Edmond Pang Ho Cheung is a promising writer/director that always puts out off-kilter interesting work. Isabella and Exodus still remain my favourite Pang Ho Cheung films. The only Pang film I did not like was the Category III  horror film Dream Home for it’s over-excessive satirical violence that ran out of steam. Love in the Buff was released in its original Cantonese language dub in Mainland theatres (which is a first! Something I’ve wanted to see for my entire teenage life), and that’s how I saw it. Part of the sell of the movie is watching celebrities swear onscreen, so it was important that I saw it in Cantonese. I laughed more than six times and was glad to see the mandarin-speaking locals next to me laughing as well in its sharply-written dialogue set pieces. For this reason, the film will be lost on English-speaking audiences.

In a way, the film was made specific to me. It was about Hong Kong people living in Beijing. The locations were all the restaurants and places where Cantonese people congregate. In fact, there was an establishing shot of the mall I was watching the movie in. So the film briefly gave me a non-acid mind trip. Beijing is presented in a non-touristy gaze and the film addresses the cultural interaction between Hong Kongers and Mainlanders. Together with the swearing, the film felt real and life-like. So this all added an extra layer for me.

By the middle, the film was bringing up hints of that romantic comedy trope in which the conflict would be easily resolved if the protagonists told each other how they felt, instead of dragging the movie for another 20 minutes. That usually annoys me as it always seems to exist only to prolong the film to the 90-minute mark. I would have been annoyed but Pang does something interesting with it. The non-communication is exactly the problem between Jimmy and Cherie. They are a couple who never knows the right time to say the right things to each other and it keeps creating rifts between them. Hence the need for the many supporting characters who serve as their confidants, who talk to them while they’re around each other. There are two tongue-in-cheek celebrity gags with Huang Xiaoming and Ekin Cheng. I preferred the latter gag, the former was a bit too cheeky “wink wink” in-jokey for me. Pang makes all these conversations fun with witty lines, innuendoes and profanity. I could see it all being shorter, but it was fun.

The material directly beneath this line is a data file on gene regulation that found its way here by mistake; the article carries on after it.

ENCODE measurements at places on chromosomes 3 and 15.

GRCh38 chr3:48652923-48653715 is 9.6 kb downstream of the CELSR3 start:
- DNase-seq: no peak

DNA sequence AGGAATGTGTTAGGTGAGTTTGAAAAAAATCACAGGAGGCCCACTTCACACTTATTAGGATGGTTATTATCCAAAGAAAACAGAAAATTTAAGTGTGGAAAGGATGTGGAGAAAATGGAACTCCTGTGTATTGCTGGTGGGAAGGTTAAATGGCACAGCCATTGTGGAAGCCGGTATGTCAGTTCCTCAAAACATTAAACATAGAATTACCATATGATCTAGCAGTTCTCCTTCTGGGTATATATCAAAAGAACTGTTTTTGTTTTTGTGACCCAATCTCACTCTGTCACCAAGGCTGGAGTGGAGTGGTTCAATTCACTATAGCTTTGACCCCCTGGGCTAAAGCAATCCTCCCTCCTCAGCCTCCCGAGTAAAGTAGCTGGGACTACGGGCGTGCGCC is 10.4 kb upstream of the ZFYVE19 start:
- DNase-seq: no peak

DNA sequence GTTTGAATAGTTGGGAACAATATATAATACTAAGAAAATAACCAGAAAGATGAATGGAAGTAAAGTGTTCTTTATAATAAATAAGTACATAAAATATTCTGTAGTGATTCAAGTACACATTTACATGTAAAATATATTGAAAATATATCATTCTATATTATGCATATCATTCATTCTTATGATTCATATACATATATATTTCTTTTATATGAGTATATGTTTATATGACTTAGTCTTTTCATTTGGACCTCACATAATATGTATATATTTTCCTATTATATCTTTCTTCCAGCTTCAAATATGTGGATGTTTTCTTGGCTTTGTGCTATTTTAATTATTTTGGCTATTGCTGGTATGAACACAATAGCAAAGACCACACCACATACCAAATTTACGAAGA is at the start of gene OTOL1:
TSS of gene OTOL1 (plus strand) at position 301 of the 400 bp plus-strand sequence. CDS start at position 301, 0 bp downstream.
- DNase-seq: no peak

Love in the Buff really does test the likability of its two leads with the audience. Jimmy and Cherie are pretty real in the sense that they aren’t likeable all the time. In fact, they’re even downright shitty at times the way they treat their present lovers Sam and Youyou (played by Zheng Xu and Mini Yang). Sometimes you want to go up to slap both of them. I was worried that the film will lose me and drag along. It did not. The film makes these characters sympathetic by showing how well Jimmy and Cherie fit together as a couple. To quote John Cusack from High Fidelity, “Some people just feel like home.” And with that, the film ultimately won me over by the end.

Even though, if it were me, I’d totally choose Mini Yang as my movie girlfriend. An air hostess who takes Polaroids? Seriously? Sign me up! Man, I have a new crush.